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What do you do when your teenage child tells you "I hate you!"?

  1. kallini2010 profile image83
    kallini2010posted 5 years ago

    What do you do when your teenage child tells you "I hate you!"?

    If there is one phrase to make parents to fly off the handle it is this one "I hate you!", but there is whole repertoire of very effective combat starters like "You're ruining my life!", "I am sorry I am  such a disappointment to you!", "It's not fair!", "You just want somebody who is perfect!", "You never..." and "But why?"

    https://usercontent1.hubstatic.com/7624872_f260.jpg

  2. xanzacow profile image70
    xanzacowposted 5 years ago

    This usualy happens when the child in question is not getting their way. I have always just let it be. They do not normally really mean it, they are mad. We all say things out of anger fro time to time. Let them cool off, and bring it up later. Maybe even wait a few days. Then, unless there are real issues, they will probably tell you they didn't mean it at all.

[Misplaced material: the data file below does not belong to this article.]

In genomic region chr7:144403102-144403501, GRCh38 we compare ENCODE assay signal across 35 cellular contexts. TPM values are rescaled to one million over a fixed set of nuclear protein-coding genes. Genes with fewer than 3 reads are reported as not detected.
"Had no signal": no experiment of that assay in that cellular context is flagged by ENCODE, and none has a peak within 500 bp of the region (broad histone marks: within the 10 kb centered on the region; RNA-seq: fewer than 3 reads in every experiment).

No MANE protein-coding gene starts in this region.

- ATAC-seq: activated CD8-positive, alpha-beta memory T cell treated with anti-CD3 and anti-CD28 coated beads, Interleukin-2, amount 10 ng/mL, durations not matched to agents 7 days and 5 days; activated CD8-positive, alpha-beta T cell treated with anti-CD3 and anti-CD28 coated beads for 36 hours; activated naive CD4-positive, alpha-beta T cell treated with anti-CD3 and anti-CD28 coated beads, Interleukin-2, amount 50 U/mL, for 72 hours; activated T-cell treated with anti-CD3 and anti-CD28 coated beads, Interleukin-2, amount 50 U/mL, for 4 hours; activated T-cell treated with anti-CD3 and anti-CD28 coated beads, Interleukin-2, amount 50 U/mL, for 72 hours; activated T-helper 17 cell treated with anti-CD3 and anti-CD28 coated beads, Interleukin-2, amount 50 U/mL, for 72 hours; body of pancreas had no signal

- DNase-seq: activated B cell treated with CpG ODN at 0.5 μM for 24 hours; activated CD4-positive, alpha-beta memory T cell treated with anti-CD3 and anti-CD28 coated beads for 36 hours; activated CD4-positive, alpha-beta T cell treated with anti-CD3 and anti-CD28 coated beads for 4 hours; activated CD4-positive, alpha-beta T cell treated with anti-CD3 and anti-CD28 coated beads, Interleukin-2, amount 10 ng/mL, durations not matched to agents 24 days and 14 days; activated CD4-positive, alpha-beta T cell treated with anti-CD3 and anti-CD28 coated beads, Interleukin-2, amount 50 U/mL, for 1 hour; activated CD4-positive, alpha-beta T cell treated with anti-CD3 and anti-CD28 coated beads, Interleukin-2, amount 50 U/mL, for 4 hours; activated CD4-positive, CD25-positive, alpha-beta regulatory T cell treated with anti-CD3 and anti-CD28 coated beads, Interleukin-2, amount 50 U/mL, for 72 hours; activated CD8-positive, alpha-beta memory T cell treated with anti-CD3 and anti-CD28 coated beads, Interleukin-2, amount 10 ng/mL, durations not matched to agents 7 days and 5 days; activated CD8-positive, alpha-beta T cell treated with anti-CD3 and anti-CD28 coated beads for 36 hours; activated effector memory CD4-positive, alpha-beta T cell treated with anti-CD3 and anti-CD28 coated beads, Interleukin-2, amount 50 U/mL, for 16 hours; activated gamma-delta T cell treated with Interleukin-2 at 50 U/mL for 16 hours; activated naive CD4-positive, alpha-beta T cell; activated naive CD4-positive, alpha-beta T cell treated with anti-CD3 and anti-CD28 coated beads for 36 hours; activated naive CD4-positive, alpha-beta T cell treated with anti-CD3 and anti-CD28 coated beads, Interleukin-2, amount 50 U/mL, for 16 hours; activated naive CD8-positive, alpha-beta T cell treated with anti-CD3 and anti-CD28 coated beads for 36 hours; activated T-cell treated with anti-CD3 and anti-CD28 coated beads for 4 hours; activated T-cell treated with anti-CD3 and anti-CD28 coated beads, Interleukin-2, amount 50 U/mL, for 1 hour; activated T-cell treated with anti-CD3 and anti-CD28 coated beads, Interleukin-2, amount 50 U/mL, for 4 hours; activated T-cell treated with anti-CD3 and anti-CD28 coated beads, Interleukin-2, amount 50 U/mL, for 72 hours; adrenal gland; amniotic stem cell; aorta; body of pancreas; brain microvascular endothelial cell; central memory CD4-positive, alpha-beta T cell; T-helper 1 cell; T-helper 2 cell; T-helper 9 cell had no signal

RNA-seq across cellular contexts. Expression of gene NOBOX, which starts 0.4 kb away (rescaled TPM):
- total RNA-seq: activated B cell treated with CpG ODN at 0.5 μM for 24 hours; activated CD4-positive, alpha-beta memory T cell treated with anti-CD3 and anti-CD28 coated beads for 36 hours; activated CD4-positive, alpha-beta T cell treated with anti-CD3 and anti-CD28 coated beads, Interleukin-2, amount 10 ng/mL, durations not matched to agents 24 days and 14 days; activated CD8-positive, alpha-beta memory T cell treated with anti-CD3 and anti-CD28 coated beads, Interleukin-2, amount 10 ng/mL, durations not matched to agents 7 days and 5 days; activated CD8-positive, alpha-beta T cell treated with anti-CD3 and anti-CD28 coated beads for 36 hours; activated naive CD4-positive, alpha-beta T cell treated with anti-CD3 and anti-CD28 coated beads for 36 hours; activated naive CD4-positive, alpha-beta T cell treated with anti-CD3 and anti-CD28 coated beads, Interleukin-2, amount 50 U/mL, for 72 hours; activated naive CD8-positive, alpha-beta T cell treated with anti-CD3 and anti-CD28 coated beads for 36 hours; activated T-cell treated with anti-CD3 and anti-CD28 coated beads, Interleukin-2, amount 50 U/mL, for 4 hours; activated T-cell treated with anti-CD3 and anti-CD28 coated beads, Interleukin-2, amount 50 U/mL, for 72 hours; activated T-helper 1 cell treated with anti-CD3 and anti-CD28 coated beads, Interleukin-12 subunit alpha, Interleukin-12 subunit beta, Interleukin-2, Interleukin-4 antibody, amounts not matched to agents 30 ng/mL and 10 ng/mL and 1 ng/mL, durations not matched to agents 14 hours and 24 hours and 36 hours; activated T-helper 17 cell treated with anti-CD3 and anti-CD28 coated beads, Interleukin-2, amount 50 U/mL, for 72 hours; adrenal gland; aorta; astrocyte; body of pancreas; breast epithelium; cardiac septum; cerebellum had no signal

1. kallini2010 profile image83
      kallini2010posted 5 years agoin reply to this

      I would agree the most with this answer - never to make the fight bigger than it is.  It is the context in which the words are said that is more important and it is the adult who is more mature who stops first.

  3. Ericdierker profile image56
    Ericdierkerposted 5 years ago

    There is an old adage that goes something like this; If someone is not doing what you want them to do, look at yourself for answers.